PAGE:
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Solstice [Kindle Edition]

Matt Rubinstein

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Book Description

Solstice is a novel in verse set over the twenty-four hours of the longest day of the year, in Adelaide, South Australia. It is a story of love and exploration told in sonnet form, one verse for each few minutes of the day. It shows how much can change in a day -- the whole world, and at the same time nothing at all.

Solstice was shortlisted for the 1993 Australian/Vogel Award and was published by Allen & Unwin in 1994. This electronic edition is a new author's cut that takes full advantage of recent technical developments in the field of poetry.

Editorial Reviews


"Vivid, truthful, ardent, cool" -- Paul Kelly

"An exuberant inside look at Australian youth culture... Amazingly, a first novel in Vikram Seth's demotic mode" -- Judith Rodriguez

"An Oz Midsummer Night's Dream, witty, tender and erudite" -- Rhyll McMaster

From the Author

I started writing Solstice when I was eighteen and had just read Vikram Seth's The Golden Gate in my English literature class at university. It blew me away and, like a teenager, I decided that the best way to express my admiration was to write something similar. 

I set it in Adelaide, where I lived, following five characters over the 24 hours of the summer solstice -- the longest day of the year. I guess I took the timeframe from Ulysses, Under Milk Wood and Aristotle's unity of time -- I was quite pretentious -- and the day itself from A Midsummer Night's Dream. Because I didn't want to copy Vikram Seth too exactly I decided to write it in Shakespearean (ABAB CDCD EFEF GG) instead of Pushkin (ABAB CCDD EFFE GG) sonnets, but I was persuaded by Seth's arguments favouring tetrameter over pentameter. I had the early images of the day breaking, the city waking, the characters who found themselves in Adelaide on that day, and a kind of darting perspective that bound their stories together.

After almost a year of writing I had 600 of these sonnets, one for every two or three minutes of the day. I printed them all out on a dot-matrix printer, photocopied my manuscript at the SA Writers' Centre and sent it in an Express Post satchel to the Australian/Vogel Literary Award for unpublished manuscripts by authors under 35. The winner that year was Helen Demidenko/Darville's controversial The Hand that Signed the Paper, but Solstice was shortlisted and was published the following year by Allen & Unwin.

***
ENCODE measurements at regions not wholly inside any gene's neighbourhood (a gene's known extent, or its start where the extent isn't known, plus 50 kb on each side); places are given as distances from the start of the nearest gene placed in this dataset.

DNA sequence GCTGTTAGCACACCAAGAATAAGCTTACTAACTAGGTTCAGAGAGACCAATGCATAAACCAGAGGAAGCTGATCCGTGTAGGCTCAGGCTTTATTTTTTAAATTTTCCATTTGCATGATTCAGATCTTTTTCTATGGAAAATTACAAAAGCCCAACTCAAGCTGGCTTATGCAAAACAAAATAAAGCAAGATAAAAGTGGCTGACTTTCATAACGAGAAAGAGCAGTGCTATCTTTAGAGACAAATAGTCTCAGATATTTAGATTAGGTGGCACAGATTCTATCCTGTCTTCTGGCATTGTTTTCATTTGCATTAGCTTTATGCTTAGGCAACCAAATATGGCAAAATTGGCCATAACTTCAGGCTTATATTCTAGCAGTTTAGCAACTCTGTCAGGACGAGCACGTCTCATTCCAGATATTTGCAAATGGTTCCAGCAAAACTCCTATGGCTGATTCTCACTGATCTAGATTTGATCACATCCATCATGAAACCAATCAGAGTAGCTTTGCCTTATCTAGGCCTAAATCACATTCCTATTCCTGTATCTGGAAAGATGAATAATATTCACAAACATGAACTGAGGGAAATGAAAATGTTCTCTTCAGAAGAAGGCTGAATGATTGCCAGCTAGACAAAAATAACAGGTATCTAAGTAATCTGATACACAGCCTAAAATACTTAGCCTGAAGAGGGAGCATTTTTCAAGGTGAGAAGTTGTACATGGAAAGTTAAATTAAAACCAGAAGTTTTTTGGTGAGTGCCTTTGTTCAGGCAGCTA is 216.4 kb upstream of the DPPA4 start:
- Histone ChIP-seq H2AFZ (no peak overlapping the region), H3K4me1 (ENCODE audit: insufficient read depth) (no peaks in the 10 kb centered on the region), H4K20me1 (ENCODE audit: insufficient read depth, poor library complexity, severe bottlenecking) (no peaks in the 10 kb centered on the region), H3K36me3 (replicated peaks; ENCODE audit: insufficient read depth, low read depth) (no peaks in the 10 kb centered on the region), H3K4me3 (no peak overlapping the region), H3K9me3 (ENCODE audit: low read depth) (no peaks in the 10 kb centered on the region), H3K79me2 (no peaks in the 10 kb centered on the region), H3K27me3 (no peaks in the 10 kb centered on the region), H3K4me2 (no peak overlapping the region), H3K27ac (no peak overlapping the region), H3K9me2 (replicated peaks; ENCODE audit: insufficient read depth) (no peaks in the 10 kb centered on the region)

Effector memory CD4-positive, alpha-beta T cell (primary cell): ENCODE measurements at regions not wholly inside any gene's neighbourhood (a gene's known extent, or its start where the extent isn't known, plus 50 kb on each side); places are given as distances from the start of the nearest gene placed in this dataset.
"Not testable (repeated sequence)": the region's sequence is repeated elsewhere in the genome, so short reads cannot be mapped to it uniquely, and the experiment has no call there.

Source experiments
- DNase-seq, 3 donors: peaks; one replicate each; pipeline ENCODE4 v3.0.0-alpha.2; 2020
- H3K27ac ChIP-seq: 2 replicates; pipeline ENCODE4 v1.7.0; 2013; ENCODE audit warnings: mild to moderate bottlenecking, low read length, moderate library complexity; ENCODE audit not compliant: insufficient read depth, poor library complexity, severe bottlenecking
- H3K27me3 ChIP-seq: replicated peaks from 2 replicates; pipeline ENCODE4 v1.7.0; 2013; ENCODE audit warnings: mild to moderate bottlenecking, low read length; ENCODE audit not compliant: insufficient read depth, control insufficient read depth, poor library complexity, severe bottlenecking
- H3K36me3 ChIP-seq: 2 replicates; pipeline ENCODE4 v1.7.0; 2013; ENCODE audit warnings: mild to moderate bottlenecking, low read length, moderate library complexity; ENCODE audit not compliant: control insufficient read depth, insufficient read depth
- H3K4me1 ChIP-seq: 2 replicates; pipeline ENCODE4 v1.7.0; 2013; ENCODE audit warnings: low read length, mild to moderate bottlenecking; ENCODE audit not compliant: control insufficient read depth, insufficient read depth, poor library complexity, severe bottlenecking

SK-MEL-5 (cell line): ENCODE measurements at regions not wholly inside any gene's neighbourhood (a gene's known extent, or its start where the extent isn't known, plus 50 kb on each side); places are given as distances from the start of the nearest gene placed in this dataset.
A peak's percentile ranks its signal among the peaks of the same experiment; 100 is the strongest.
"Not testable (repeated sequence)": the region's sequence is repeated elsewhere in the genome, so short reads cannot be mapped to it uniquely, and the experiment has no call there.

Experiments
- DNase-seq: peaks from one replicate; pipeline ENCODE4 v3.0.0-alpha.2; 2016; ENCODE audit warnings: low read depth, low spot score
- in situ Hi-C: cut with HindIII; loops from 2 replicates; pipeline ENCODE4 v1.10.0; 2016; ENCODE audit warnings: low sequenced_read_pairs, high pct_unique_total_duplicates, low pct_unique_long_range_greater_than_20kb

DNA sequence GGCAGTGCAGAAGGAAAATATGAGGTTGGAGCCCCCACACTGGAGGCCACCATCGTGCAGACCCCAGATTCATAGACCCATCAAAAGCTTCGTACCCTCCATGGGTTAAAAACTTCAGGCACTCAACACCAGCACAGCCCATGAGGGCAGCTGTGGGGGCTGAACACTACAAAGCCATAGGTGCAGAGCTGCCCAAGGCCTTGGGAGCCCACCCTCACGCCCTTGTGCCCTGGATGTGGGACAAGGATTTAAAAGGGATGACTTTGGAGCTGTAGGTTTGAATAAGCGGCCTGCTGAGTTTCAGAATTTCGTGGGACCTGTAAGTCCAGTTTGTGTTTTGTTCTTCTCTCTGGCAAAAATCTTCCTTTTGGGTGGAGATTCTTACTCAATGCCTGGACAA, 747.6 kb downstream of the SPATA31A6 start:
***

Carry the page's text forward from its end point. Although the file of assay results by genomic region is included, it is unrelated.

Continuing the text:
My editors were quite indulgent with the manuscript, which I liked at the time, but they corrected the worst solecisms, suggested I might reassess my affection for semi-colons, and asked that I reduce the number of sonnets by about a hundred, so the book wouldn't wear out its welcome. I secretly railed against the last request, and plotted to restore the lost sonnets in a full author's cut one day.

Of course, now that the digital age has given me the means to release another edition, only a couple of the lost sonnets have been reinstated -- and many of the published sonnets have been combined or deleted to improve the pacing and curtail some of the more pointless diversions. I've also slotted in a few of the new sonnets I wrote for the stage adaptation. This all nets out to 480 sonnets, exactly one for every three minutes of the day, which is kind of mathematically satisfying -- and certainly would be for my protagonist.

When I wrote the first version I didn't know as much about verse as I do now, and I wasn't always vigilant enough in avoiding strained and repeated rhymes, as well as pairs that look like rhymes but aren't really, because they're too similar. Most of these infelicities have been corrected. I haven't done anything to the story, or to any of the perhaps unsophisticated sentiments expressed in the book, because those are so intrinsically part of the original. I've also bloody-mindedly left intact the sonnet that prompted one Nobel-prize winner to murmur "dodgy rhymes, indeed" when he read it out at random. But in general this is the same story expressed better: I think it's a more fitting companion to the later and more fully-realised Equinox -- and might even be a better tribute to The Golden Gate.